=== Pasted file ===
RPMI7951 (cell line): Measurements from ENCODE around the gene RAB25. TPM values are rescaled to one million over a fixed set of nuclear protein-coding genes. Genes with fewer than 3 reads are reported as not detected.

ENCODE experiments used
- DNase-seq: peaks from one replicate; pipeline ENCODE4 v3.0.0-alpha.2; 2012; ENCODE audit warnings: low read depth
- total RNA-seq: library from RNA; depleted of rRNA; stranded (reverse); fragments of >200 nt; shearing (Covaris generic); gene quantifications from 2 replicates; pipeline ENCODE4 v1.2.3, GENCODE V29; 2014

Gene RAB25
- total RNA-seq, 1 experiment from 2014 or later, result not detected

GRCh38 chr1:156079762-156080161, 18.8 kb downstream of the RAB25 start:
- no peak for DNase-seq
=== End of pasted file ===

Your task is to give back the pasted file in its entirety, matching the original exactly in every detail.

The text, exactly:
RPMI7951 (cell line): Measurements from ENCODE around the gene RAB25. TPM values are rescaled to one million over a fixed set of nuclear protein-coding genes. Genes with fewer than 3 reads are reported as not detected.

ENCODE experiments used
- DNase-seq: peaks from one replicate; pipeline ENCODE4 v3.0.0-alpha.2; 2012; ENCODE audit warnings: low read depth
- total RNA-seq: library from RNA; depleted of rRNA; stranded (reverse); fragments of >200 nt; shearing (Covaris generic); gene quantifications from 2 replicates; pipeline ENCODE4 v1.2.3, GENCODE V29; 2014

Gene RAB25
- total RNA-seq, 1 experiment from 2014 or later, result not detected

GRCh38 chr1:156079762-156080161, 18.8 kb downstream of the RAB25 start:
- no peak for DNase-seq